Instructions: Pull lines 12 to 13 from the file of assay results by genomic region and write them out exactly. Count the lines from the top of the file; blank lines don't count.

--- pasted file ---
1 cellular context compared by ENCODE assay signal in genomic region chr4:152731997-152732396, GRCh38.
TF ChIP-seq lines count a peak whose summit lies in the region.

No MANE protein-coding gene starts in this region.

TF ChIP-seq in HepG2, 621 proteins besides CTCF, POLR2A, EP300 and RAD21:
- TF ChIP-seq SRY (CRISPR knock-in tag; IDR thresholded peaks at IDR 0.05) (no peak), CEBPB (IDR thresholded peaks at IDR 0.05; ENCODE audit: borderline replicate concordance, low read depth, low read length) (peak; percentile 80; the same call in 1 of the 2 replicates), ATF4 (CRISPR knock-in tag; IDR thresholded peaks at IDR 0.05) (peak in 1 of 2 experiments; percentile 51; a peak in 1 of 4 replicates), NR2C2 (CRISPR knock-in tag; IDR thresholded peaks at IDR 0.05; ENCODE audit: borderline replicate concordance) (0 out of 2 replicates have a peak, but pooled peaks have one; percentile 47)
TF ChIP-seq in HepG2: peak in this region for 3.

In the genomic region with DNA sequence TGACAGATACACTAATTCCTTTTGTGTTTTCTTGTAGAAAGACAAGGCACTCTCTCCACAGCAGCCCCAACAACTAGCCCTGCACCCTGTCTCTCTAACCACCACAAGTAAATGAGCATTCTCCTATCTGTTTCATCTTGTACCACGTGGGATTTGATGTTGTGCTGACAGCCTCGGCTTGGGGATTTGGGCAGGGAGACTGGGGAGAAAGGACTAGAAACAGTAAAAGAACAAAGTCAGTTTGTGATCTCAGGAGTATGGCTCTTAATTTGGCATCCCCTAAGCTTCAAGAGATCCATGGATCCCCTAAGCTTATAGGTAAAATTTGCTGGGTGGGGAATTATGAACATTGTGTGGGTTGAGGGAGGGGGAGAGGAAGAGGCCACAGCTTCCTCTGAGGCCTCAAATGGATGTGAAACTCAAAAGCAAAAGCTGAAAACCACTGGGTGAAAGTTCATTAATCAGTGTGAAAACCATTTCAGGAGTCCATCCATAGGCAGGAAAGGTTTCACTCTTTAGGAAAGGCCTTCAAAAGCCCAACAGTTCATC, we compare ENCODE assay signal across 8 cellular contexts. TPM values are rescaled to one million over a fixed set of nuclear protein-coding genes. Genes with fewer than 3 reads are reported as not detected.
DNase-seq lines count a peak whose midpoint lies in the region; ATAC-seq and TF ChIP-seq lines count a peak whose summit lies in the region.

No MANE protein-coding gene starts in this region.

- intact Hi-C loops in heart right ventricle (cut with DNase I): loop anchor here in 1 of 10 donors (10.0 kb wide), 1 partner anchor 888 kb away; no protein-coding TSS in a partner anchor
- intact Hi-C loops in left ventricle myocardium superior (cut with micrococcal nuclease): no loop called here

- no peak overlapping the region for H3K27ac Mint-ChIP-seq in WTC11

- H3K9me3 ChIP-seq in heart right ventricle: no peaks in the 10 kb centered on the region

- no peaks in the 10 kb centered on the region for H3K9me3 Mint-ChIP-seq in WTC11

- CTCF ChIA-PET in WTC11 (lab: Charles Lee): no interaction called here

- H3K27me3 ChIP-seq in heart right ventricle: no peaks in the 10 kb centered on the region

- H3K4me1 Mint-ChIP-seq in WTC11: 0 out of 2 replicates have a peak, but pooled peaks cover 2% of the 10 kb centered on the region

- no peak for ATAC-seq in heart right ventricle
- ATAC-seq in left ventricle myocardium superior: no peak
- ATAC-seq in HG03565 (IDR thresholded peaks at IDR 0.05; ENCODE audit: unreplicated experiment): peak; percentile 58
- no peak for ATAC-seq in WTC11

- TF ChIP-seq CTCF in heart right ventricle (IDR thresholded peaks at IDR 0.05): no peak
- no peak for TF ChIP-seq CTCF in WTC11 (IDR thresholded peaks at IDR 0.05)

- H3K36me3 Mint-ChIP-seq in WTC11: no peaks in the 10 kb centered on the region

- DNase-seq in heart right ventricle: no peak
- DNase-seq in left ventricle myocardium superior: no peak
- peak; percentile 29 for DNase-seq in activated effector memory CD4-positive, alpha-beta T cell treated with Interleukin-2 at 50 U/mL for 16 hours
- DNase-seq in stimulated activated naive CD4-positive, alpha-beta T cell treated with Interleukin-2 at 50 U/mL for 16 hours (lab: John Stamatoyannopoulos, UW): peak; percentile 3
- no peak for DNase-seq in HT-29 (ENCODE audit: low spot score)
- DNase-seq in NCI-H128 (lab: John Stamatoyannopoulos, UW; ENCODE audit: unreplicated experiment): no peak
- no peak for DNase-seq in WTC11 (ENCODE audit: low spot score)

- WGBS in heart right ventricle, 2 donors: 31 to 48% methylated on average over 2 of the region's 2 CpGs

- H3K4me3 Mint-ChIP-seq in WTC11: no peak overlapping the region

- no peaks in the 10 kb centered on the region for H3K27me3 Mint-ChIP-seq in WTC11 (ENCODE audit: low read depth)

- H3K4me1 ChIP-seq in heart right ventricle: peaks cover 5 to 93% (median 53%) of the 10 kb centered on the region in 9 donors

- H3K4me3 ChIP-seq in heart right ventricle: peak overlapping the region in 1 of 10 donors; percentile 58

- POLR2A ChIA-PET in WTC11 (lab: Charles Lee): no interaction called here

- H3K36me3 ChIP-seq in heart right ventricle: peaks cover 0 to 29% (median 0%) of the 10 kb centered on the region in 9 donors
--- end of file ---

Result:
- no peak overlapping the region for H3K27ac Mint-ChIP-seq in WTC11

- H3K9me3 ChIP-seq in heart right ventricle: no peaks in the 10 kb centered on the region